A team of astronomers have released new observations of nearby galaxies that look like colorful cosmic fireworks. The images, obtained with the European Southern Observatory’s Very Large Telescope (ESO’s VLT), show different components of galaxies in distinct colors, allowing astronomers to locate young stars and the gas they heat up around. of them. By combining these new observations with data from the Atacama Large Millimeter / submillimeter Array (ALMA), of which ESO is a partner, the team is helping to shed new light on what triggers gas star formation.
Astronomers know that stars are born in clouds of gas, but what triggers star formation, and how galaxies as a whole play a role in them, remains a mystery. To understand this process, a team of researchers observed various nearby galaxies with powerful telescopes on the ground and in space, scanning the different galactic regions involved in stellar births.
“For the first time, we are solving individual units of star formation over a wide range of locations and environments in a sample that well represents the different types of galaxies,Says Eric Emsellem, astronomer at ESO in Germany and responsible for the VLT-based observations carried out as part of the Physics at High Angular resolution in Nearby GalaxieS (PHANGS) project. “We can directly observe the gas that gives birth to stars, we see the young stars themselves, and we witness their evolution through different phases.“
Emsellem, who is also affiliated with the University of Lyon, France, and his team have now released their latest round of galactic scans, taken with the Multi-Unit Spectroscopic Explorer (MUSE) instrument on ESO’s VLT in the Atacama Desert in Chile. They used MUSE to trace the newborn stars and the hot gas around them, which is illuminated and heated by the stars and acts like a smoking gun of the ongoing star formation.
The new MUSE images are now combined with observations of the same galaxies taken with ALMA and released earlier this year. ALMA, also located in Chile, is particularly well suited for mapping cold gas clouds, the parts of galaxies that provide the raw material from which stars are formed.
By combining the MUSE and ALMA images, astronomers can examine the galactic regions where star formation occurs, versus where it should occur, to better understand what triggers, stimulates, or hinders the birth of new stars. The resulting images are breathtaking, offering a spectacularly colorful glimpse into the stellar nurseries of our neighboring galaxies.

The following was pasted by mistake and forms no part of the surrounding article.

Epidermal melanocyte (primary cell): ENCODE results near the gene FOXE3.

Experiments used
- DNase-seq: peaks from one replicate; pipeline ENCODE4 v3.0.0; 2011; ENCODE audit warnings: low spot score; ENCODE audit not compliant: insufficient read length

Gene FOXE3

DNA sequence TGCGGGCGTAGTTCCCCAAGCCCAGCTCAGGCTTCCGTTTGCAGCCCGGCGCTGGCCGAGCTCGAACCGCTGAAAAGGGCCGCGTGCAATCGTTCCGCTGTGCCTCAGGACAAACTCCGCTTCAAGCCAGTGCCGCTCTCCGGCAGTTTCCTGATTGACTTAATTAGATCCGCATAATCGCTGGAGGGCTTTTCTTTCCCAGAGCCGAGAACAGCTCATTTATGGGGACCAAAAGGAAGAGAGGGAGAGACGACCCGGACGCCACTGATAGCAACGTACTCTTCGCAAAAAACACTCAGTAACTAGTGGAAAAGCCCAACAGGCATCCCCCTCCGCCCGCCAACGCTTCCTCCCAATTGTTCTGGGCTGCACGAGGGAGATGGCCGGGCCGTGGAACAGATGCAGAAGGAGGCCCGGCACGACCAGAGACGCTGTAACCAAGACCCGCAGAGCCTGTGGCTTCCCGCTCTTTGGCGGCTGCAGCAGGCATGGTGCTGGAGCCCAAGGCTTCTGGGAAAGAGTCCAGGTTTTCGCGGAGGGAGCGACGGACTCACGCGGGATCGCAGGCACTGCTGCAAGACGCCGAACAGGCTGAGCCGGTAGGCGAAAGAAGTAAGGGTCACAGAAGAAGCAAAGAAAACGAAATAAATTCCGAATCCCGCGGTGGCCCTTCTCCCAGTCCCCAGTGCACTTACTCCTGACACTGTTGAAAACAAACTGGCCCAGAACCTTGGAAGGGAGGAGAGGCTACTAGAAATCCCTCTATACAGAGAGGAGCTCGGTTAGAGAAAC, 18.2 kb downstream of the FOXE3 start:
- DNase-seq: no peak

“There are a lot of mysteries that we want to unravel,Says Kathryn Kreckel from the University of Heidelberg in Germany and member of the PHANGS team. “Are stars more often born in specific regions of their host galaxies – and, if so, why? And after the birth of stars, how does their evolution influence the formation of new generations of stars?“
Astronomers will now be able to answer these questions thanks to the wealth of MUSE and ALMA data that the PHANGS team has obtained. MUSE collects spectra – the “bar codes” that astronomers scan to reveal the properties and nature of cosmic objects – at every point of its field of view, providing much richer information than traditional instruments. For the PHANGS project, MUSE observed 30,000 hot gas nebulae and collected around 15 million spectra from different galactic regions. ALMA’s observations, on the other hand, have enabled astronomers to map approximately 100,000 regions of cold gas across 90 nearby galaxies, producing unprecedented sharpness. atlas of stellar nurseries in the nearby Universe.
In addition to ALMA and MUSE, the PHANGS project also includes observations from the NASA / ESA Hubble Space Telescope. The different observatories were selected to allow the team to scan our galactic neighbors at different wavelengths (visible, near infrared and radio), each wavelength range revealing distinct parts of the observed galaxies. “Their combination allows us to probe the different stages of stellar birth – from the formation of stellar nurseries to the start of star formation itself and to the final destruction of nurseries by newly born stars – in more detail than with individual observations.Says Francesco Belfiore, member of the PHANGS team at INAF-Arcetri in Florence, Italy. “PHANGS is the first time we’ve been able to put together such a comprehensive view, taking images sharp enough to see the individual clouds, stars, and nebulae that signify star formation.“